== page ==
PhD candidate, The University of Queensland
Blood flukes (Aporocotylidae) are a family of parasitic flatworms which infect the circulatory systems of a wide range of fishes. The family includes species that infect fishes of great commercial significance, such as the highly-valuable bluefin tuna. Despite this, blood flukes are considered greatly under-surveyed, with a high potential for new species discovery.
The family has shown a high growth trend, with almost half the known species described since the turn of the century. The UQ Marine Parasitology lab has been key in this push to characterise the fauna, being responsible for half the species descriptions made since 2000. My own efforts to survey for novel blood fluke richness have been fruitful, leading to the discovery of multiple new species in fishes of the Great Barrier Reef and elsewhere in coastal tropical Australia, as well as Bali, Indonesia.
My new taxa primarily infect fishes from the order Tetraodontiformes, which includes the pufferfishes and their relatives. However, I have also discovered a complex of flukes which infect the milkfish, the most commercially-important aquacultured fish in the world. I am keenly interested in further expanding our knowledge of these parasites, and there are ample indications that many more new species remain to be discovered in the Indo-west Pacific region.
Abstract: The Indo-west Pacific is a marine bioregion stretching from the east coast of Africa to Hawaii, French Polynesia and Easter Island. An assessment of the literature from the region found reports of 2,582 trematode species infecting 1,485 fish species. Reports are concentrated in larger fishes, undoubtedly reflecting the tendency for larger hosts to be infected by more species of parasites as well as a collecting bias. Many hundreds of fish species, including many from families known to be rich in trematodes, have yet to be reported as hosts. Despite some areas (the Great Barrier Reef, Hawaii and the waters off China, India and Japan) receiving sustained attention, none can be considered to be comprehensively known. Several regions, most importantly in East Africa, French Polynesia and the Coral Triangle, are especially poorly known. The fauna of the Indo-west Pacific has been reported so unevenly that we consider it impossible to predict the true trematode richness for the region. We conclude that the greatest gap in our understanding is of the geographical distribution of species in the Indo-west Pacific. This is highlighted by the fact that 87% of trematodes in the region have been reported no more than five times. The reliable recognition of species is a major problem in this field; molecular approaches offer prospects for resolution of species identification but have been little adopted to date.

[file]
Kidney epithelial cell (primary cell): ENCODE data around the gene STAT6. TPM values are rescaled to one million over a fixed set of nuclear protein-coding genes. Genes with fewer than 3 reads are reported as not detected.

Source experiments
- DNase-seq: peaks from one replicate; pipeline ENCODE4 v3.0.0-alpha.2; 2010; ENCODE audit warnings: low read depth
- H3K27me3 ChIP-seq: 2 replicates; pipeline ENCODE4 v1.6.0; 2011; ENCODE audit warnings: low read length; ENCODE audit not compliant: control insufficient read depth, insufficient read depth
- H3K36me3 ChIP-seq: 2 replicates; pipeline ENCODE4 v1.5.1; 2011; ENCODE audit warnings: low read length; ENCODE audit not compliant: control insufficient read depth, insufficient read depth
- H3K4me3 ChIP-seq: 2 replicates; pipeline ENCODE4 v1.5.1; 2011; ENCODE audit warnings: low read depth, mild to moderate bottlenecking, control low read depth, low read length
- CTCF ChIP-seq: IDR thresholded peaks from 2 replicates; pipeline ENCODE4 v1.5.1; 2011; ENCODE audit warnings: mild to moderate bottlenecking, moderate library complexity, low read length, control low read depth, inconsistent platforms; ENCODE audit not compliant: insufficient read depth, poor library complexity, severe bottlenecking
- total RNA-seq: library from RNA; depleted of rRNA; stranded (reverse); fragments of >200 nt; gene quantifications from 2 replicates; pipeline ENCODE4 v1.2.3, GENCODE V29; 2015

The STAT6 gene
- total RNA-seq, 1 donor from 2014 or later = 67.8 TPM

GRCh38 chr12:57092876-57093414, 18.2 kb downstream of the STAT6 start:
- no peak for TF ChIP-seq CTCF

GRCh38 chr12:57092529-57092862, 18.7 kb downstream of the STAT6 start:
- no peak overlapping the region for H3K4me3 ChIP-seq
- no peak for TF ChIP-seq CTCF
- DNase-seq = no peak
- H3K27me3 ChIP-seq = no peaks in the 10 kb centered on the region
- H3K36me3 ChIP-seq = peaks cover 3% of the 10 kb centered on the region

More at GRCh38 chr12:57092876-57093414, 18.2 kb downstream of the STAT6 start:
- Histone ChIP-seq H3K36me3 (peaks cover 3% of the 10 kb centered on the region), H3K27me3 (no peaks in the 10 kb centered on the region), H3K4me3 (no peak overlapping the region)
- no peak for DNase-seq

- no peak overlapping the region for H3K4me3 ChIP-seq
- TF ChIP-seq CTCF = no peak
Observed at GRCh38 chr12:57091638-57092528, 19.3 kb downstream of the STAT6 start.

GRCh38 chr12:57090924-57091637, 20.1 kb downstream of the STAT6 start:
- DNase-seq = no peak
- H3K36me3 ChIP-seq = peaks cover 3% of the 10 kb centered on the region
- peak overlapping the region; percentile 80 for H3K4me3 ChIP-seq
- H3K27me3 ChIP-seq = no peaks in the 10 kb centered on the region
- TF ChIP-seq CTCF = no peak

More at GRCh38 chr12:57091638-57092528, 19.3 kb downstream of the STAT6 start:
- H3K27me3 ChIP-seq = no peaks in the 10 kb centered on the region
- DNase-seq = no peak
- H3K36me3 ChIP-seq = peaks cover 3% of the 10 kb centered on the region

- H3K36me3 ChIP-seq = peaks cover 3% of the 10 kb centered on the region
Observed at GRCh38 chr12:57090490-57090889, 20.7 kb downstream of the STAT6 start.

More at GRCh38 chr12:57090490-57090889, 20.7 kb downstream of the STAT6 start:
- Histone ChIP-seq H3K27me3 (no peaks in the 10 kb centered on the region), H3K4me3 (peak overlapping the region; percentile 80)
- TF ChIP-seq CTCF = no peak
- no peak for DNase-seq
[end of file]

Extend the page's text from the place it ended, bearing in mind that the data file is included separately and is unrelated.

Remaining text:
Pub.: 22 Feb '16, Pinned: 27 Jul '17
Abstract: We explored the distribution of Cardicola chaetodontis in chaetodontid fishes from the Great Barrier Reef. We found just four infections of adult worms in 238 individuals of 26 chaetodontid species. By contrast, eggs were present in hearts of 75 fishes (31·5%) and 19 of 26 chaetodontid species (all Chaetodon species). In 10 cases eggs contained moving miracidia; all the others were dead and degenerating. Eggs were sought in the gills of 51 individual fish. There were 17 cases of eggs being present in gills while present in the heart, but also 13 cases where eggs were absent from gills but present in the heart, suggesting that eggs remain longer in heart tissue than in gills. ITS2 rDNA sequences from two adult worms and eggs extracted from gills of five fishes (all different species) were identical to previously reported sequences of C. chaetodontis except for a single base-pair difference in two samples. We conclude that aporocotylid eggs trapped in fish heart tissues may inform understanding of the distributions and host ranges of aporocotylids, especially where adult prevalence is low. The low host-specificity of C. chaetodontis contrasts with higher specificity of trematodes of chaetodontids that have trophic transmission.